Date of Award

12-1993

Degree Type

Thesis

Degree Name

Master of Science in Education (MSEd)

Department

Education and Human Development

First Advisor

Dr. Jeffery Linn

Abstract

This study examined the effects of cooperative learning instruction on forty seventh-grade students from a public middle school in Western New York. The students were divided into two groups: Group A and Group B. The students in Group A received the cooperative learning treatment, while students in Group B received no treatment, but worked in a traditional classroom environment.

Each student spent approximately nine weeks in either a class using cooperative learning strategies or one that did not. Each classroom is heterogeneously grouped. The cooperative learning strategies employed were a combination of techniques developed by Slavin,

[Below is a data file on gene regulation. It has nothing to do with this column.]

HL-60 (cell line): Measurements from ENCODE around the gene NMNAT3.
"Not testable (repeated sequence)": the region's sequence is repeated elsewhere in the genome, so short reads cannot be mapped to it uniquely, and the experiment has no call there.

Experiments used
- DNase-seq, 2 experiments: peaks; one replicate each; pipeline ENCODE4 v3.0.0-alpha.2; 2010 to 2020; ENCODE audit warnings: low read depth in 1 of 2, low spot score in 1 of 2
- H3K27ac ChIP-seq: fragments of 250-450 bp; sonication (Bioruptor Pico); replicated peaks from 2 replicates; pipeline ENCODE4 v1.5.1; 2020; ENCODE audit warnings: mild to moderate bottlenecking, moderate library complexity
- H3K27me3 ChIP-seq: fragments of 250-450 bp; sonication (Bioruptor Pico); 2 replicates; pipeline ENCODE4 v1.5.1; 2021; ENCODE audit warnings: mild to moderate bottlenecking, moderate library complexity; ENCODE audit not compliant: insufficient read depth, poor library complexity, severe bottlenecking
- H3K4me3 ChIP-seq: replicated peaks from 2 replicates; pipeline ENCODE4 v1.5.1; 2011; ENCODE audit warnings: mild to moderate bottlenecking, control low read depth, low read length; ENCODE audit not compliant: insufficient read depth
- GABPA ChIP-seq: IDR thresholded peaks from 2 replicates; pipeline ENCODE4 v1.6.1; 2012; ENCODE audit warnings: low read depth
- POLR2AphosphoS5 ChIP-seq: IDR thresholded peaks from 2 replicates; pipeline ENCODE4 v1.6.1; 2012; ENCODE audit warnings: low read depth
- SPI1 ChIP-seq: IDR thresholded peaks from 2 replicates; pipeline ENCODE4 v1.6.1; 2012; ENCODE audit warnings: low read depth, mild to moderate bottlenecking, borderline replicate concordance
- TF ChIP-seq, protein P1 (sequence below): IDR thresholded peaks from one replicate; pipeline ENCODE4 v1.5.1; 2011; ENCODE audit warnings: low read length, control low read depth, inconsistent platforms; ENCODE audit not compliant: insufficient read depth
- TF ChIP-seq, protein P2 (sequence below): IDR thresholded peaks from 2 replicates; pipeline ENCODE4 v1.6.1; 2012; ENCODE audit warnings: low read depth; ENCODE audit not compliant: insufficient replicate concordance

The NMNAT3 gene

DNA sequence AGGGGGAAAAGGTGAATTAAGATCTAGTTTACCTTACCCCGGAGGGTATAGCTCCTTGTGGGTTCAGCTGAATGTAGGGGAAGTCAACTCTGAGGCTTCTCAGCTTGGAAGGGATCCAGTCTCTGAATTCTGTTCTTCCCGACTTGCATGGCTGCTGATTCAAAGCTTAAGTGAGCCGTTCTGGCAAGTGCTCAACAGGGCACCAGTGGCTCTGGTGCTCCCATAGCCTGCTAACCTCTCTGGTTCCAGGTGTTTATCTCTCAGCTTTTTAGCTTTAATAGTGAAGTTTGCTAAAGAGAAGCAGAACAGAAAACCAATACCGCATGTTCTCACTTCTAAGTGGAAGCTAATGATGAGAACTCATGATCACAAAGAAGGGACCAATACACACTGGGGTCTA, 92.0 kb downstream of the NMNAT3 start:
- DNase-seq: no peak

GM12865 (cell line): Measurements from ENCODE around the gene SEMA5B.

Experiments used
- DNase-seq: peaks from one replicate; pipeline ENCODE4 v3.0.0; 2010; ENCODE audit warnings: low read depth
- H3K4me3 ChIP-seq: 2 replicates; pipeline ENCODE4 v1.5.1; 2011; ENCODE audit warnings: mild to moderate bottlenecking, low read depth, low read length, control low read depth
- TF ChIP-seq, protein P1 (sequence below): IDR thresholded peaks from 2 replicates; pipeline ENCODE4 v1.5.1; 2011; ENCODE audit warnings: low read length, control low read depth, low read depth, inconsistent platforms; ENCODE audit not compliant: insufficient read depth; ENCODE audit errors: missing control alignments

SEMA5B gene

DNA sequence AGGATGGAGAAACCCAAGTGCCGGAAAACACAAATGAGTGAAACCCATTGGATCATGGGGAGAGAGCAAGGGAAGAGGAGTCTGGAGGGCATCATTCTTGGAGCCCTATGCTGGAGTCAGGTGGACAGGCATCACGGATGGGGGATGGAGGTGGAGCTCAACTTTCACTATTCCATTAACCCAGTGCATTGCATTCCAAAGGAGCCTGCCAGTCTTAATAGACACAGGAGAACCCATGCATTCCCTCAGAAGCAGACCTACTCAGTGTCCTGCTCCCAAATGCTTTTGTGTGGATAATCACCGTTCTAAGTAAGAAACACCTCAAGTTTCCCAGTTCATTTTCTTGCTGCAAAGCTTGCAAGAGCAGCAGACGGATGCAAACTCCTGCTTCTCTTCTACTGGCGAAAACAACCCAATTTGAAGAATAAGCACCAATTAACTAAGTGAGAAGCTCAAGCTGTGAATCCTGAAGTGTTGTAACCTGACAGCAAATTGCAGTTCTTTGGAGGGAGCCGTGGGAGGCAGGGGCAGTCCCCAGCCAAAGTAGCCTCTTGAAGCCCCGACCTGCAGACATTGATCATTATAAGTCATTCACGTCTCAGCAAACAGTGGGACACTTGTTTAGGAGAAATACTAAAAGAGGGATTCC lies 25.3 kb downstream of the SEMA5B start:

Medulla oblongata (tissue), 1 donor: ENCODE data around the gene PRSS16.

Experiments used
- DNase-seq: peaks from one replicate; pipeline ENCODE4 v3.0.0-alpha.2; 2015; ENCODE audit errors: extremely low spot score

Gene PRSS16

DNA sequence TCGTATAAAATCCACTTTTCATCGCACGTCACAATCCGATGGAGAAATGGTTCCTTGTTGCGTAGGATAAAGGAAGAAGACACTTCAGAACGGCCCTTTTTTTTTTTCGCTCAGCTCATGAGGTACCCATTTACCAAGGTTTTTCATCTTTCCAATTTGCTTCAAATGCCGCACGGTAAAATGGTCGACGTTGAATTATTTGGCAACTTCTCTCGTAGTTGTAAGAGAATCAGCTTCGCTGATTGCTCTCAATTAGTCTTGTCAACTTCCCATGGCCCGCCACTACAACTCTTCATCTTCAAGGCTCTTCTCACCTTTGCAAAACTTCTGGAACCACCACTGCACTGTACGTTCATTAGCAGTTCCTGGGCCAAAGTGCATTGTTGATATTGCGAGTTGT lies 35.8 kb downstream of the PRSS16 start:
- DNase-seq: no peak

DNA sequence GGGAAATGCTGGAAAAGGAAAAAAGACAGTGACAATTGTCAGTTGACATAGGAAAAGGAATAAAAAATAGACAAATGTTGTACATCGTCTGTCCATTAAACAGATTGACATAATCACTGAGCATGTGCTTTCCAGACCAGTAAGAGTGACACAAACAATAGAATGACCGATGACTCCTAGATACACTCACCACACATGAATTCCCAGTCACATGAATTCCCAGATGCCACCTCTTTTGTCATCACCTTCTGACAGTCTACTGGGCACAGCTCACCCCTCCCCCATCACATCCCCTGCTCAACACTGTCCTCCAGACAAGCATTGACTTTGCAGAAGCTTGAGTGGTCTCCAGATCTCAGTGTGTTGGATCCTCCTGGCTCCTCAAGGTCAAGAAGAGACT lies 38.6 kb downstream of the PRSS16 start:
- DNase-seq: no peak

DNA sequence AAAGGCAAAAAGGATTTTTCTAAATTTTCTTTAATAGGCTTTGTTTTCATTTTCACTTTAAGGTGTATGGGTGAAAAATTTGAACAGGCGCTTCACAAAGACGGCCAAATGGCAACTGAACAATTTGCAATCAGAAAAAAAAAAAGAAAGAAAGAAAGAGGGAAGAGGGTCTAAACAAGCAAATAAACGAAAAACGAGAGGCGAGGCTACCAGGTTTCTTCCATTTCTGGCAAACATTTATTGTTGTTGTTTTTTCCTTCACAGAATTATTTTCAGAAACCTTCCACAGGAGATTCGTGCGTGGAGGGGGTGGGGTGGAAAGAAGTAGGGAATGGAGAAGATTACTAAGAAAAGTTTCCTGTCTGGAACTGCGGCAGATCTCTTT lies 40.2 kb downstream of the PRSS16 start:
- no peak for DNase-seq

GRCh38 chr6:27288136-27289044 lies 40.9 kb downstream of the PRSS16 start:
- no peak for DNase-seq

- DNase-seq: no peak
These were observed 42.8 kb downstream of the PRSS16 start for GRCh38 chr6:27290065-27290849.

Kagan, and Johnson and Johnson. Cooperative learning activities were incorporated three to four class periods per week. The cooperative learning groups were selected by the teacher. The groups consisted of the recommended combinations as directed by cooperative learning researchers, Johnson and Johnson. Each group remained the same throughout the nine week period. The non-treatment classroom was treated equally in regard to all assignments and materials covered.

Materials included two short stories, and two teacher-prepared reading comprehension tests. An independent t test for independent means at the .05 level of significance was used to determine the effects of cooperative learning. The results revealed that cooperative learning significantly increased students' reading comprehension. The findings, consistent with previous research, support the claim that cooperative learning facilitates comprehension of text.

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